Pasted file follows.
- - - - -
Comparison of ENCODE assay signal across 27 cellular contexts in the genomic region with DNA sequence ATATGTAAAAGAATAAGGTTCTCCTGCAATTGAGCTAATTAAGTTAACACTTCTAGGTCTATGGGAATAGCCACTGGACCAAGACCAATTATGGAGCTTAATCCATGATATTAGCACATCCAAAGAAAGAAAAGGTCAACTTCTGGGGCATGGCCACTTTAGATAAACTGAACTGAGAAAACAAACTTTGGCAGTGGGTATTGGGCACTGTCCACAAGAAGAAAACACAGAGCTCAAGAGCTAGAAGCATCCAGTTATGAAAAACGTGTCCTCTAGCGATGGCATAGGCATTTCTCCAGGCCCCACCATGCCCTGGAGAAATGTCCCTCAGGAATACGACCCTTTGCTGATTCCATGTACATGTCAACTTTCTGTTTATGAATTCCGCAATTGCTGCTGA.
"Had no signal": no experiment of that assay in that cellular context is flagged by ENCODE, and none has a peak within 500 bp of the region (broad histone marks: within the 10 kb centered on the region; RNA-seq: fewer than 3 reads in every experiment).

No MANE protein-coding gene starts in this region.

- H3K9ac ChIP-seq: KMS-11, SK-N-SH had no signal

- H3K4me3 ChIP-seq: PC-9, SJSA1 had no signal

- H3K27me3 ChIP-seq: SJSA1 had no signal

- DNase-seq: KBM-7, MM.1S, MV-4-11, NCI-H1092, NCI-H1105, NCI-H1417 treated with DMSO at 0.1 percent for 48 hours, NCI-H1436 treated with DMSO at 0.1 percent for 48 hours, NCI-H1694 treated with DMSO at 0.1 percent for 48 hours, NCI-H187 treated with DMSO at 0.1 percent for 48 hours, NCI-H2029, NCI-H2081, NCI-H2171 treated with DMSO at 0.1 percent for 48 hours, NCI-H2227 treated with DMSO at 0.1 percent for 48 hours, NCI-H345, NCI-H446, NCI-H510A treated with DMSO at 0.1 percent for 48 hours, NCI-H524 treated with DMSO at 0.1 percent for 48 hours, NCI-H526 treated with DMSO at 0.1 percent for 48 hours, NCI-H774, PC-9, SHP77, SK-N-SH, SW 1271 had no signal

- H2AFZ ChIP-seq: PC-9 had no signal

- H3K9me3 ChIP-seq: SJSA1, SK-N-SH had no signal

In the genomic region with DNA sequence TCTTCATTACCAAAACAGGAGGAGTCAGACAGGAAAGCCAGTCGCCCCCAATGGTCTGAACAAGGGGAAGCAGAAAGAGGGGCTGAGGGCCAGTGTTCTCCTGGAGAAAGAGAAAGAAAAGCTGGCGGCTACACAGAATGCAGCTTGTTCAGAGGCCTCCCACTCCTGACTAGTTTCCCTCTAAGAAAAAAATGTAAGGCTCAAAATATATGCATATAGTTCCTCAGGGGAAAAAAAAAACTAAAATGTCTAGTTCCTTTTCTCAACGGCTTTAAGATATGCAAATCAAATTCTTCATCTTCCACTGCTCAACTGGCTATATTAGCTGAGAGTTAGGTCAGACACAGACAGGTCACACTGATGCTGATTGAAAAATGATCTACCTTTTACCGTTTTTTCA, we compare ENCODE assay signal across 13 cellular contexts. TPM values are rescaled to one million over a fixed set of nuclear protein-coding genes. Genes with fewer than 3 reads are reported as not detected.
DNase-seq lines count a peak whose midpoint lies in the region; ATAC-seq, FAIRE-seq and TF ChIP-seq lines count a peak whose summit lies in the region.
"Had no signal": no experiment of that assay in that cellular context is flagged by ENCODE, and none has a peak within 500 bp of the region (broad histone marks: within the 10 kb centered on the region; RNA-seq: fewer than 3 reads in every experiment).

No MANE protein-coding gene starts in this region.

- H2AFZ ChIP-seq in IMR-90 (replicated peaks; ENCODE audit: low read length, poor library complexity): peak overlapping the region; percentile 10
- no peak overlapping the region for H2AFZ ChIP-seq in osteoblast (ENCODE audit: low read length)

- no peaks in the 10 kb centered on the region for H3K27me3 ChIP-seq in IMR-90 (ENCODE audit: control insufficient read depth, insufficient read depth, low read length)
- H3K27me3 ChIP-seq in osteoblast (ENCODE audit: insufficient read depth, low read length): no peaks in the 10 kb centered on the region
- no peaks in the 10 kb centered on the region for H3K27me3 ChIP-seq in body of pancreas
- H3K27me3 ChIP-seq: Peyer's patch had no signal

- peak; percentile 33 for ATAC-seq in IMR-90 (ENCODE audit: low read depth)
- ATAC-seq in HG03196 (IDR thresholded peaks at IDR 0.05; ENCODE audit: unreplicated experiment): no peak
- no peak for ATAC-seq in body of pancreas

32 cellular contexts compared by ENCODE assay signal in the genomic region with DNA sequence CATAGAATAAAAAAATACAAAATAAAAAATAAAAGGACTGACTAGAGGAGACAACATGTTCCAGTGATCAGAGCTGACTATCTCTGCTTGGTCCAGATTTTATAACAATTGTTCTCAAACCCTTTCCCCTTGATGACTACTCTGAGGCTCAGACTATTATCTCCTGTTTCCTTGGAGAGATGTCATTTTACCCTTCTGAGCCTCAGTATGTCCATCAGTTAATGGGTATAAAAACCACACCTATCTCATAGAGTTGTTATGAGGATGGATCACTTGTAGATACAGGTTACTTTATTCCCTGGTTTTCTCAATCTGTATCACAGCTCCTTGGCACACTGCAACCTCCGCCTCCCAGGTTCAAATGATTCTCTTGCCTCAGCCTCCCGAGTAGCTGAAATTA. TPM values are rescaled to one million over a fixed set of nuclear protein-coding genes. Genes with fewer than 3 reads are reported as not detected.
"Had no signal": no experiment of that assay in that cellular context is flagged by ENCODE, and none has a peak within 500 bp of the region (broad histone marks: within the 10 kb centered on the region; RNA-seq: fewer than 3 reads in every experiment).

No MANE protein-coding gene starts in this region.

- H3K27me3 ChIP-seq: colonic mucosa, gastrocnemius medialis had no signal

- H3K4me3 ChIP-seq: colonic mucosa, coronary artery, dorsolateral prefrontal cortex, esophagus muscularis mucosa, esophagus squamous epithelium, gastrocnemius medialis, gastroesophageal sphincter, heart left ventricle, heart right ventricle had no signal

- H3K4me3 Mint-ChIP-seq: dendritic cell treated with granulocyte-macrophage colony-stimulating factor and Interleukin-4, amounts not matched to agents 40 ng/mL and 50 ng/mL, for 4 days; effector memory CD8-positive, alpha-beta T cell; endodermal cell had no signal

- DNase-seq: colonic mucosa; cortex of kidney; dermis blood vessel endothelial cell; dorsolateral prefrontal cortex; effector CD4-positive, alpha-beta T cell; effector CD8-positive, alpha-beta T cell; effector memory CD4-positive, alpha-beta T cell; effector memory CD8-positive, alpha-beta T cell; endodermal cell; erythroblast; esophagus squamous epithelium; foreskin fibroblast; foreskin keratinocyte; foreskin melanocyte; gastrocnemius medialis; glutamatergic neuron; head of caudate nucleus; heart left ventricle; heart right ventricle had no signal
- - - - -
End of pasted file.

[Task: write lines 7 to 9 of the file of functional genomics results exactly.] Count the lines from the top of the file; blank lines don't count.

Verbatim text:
- DNase-seq: KBM-7, MM.1S, MV-4-11, NCI-H1092, NCI-H1105, NCI-H1417 treated with DMSO at 0.1 percent for 48 hours, NCI-H1436 treated with DMSO at 0.1 percent for 48 hours, NCI-H1694 treated with DMSO at 0.1 percent for 48 hours, NCI-H187 treated with DMSO at 0.1 percent for 48 hours, NCI-H2029, NCI-H2081, NCI-H2171 treated with DMSO at 0.1 percent for 48 hours, NCI-H2227 treated with DMSO at 0.1 percent for 48 hours, NCI-H345, NCI-H446, NCI-H510A treated with DMSO at 0.1 percent for 48 hours, NCI-H524 treated with DMSO at 0.1 percent for 48 hours, NCI-H526 treated with DMSO at 0.1 percent for 48 hours, NCI-H774, PC-9, SHP77, SK-N-SH, SW 1271 had no signal

- H2AFZ ChIP-seq: PC-9 had no signal

- H3K9me3 ChIP-seq: SJSA1, SK-N-SH had no signal